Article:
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WHAT IS DAMAGES

Dictum

Damages have been defined as: “that pecuniary compensation which law awards to a person for the injury he has sustained by reason of the act or default of another whether that act or default is a breach of contract or tort”, see Iyere v. B.F.F. M Ltd (2008) 18 NWLR (Pt. 1119) 300 at 345, per Muhammad, JSC; Umudje v. SPDCN (1975) 841 SC 155 at 162; Neka B.B.B. Mfg. Co. Ltd. v. A.C.B. Ltd (2004) 2 NWLR (Pt.. 858) 521.

— O.F. Ogbuinya JCA. Stanbic IBTC Bank Plc v. Longterm Global Cap. Ltd. & Ors. (September 20 2021, ca/l/1093/2017)

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DAMAGES FOR SUFFERING, PAIN, ANXIETY SHOULD BE ASSESSED ON REASONABLE BASIS

Sellers, L. J. in Wise v. Kaye (1962) 1 All ER 257 and which states thus: “It has always been accepted that physical injury and the personal experience of pain, and also of suffering, including worry and anxiety for the future and apprehension of an operation, or of nursing or deprivation of activity owing to disablement or embarrassment or limitation felt by reason of disfigurement, cannot in any true sense be measured in money… Damages for such injuries, originally almost invariably assessed by juries, were said to be ‘at large’, and had to be assessed on a reasonable and fair basis between party and party. There can be no restitution for the loss of a limb or loss of faculty but the law requires adequate compensation to be assessed.”

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AWARD OF DAMAGES IS DUTY OF TRIAL COURT – WHERE SUCH WILL BE INTERFERED IN

I have to commence my reasoning in this issue by laying emphasis on the notorious fact that the award of damages is essentially the duty of a trial court and will not be interfered with except unless certain circumstances exist:- a. Where the trial court acted under a misapprehension of facts or law b. where it failed to take into account relevant matter c. Where the amount awarded is too low or too high d. where failure to interfere would amount to injustice.

– Adekeye JSC. Harka v. Keazor (2011) – SC.262/2005

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GENERAL VS SPECIAL DAMAGES

It is the law that general damages such as the law will presume to be the natural or probable consequence of the defendant’s act need not be specifically pleaded. It arises by inference of law and need not therefore be proved by evidence and may be averred generally. On the, other hand, special damage is such loss as the law will not presume to be the consequence of the defendant’s act but which depends in part, on the special circumstances of the case. Special damages must be specifically pleaded and strictly proved.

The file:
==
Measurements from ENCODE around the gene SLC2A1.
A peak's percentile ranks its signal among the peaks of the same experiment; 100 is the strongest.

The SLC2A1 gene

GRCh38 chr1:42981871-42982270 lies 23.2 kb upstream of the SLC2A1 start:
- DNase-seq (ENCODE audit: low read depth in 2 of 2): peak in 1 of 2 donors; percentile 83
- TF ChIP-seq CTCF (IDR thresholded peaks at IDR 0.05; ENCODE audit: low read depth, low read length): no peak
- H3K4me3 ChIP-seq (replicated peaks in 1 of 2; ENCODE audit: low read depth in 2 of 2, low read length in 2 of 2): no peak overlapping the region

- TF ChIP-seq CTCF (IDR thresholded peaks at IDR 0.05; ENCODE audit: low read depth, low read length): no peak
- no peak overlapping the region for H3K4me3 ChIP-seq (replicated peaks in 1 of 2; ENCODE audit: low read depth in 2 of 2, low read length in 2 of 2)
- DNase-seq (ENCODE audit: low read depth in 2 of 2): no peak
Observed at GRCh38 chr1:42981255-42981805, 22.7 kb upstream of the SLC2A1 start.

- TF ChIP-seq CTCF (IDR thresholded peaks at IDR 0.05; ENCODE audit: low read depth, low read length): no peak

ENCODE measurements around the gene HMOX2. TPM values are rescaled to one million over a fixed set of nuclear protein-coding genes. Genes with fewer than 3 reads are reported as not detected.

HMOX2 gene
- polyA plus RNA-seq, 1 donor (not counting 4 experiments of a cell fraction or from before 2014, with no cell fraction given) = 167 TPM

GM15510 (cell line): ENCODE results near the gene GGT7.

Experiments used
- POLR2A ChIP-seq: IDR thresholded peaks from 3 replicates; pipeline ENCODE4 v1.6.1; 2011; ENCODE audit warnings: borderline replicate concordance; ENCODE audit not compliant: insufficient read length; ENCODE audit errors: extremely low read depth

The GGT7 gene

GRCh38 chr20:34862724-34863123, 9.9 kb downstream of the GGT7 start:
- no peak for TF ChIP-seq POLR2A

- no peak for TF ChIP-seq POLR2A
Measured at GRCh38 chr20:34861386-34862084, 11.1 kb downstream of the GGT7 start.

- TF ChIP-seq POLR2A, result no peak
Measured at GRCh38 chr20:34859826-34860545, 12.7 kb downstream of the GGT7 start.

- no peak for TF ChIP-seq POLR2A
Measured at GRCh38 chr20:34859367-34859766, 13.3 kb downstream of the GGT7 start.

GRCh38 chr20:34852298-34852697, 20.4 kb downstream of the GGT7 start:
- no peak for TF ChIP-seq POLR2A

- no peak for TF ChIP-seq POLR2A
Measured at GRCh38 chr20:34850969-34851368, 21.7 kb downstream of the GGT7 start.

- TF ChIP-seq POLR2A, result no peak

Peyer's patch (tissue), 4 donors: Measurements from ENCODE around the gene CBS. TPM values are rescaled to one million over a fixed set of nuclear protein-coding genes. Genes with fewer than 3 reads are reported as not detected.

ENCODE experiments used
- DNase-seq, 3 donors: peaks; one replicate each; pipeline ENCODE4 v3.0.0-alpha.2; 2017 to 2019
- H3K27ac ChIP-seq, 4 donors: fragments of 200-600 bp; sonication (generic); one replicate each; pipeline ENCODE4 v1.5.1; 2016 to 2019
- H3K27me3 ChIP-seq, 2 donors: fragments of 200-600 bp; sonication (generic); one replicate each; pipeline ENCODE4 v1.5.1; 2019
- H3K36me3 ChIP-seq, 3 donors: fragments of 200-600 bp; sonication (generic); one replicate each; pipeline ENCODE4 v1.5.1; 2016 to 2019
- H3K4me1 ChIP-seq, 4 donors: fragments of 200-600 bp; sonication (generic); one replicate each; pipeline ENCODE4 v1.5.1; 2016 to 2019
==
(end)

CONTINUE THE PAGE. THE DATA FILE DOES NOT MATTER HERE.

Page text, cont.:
– Kekere-Ekun JSC. British v. Atoyebi (2014) – SC.332/2010

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PERSON CLAIMING DAMAGES SHOULD PROVE HE IS ENTITLED TO DAMAGES UNDER THAT HEAD

It is trite and well settled as rightly argued by the said counsel that:- the person claiming should establish his entitlement to that type of damages by credible evidence of such a character as would suggest that he indeed is entitled to an award under that head… See the cases of Oladehin v. Continental ile Mills Ltd (1978) NSCC, page 88 and also Imana v. Robinson (1979) NSCC page 1.

— C.B. Ogunbiyi, JSC. Ibrahim v. Obaje (2017) – SC.60/2006

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DAMAGES IN BUILDING CONTRACT

In Mertens v. Home Freeholds Company (1921),2 K.B. 526, where the Court approved the law on this point as stated in an earlier edition of Hudson. In that case the contractor had undertaken to build to the roofing and the Court held:- The proper measure of damages was what it cost the plaintiff to complete the house substantially as it was originally intended and in a reasonable manner at the earliest moment he was allowed to proceed with the work, less any amount which would have been due and payable by the defendant to the plaintiff, had the defendant completed the house to the roofing at the time agreed by the terms of the contract.

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JUDGES SHOULD SET OUT HOW THEY ARRIVE AT QUANTUM OF DAMAGES

The quantum of damages does not now arise for consideration. We would only point out that the Judge did not record a finding as to the extent of the annual financial loss suffered by those whom he held to have been dependants of the deceased woman, or say how he arrived at the total sum awarded. It Is easier for an appeal court to decide whether the damages awarded can be upheld H it knows how they were assessed, and we hope that in cases of this kind judges will set out the reasoning by which they arrive at their final estimates.

— Brett JSC. Benson v. Ashiru (1967) – SC. 405/1965

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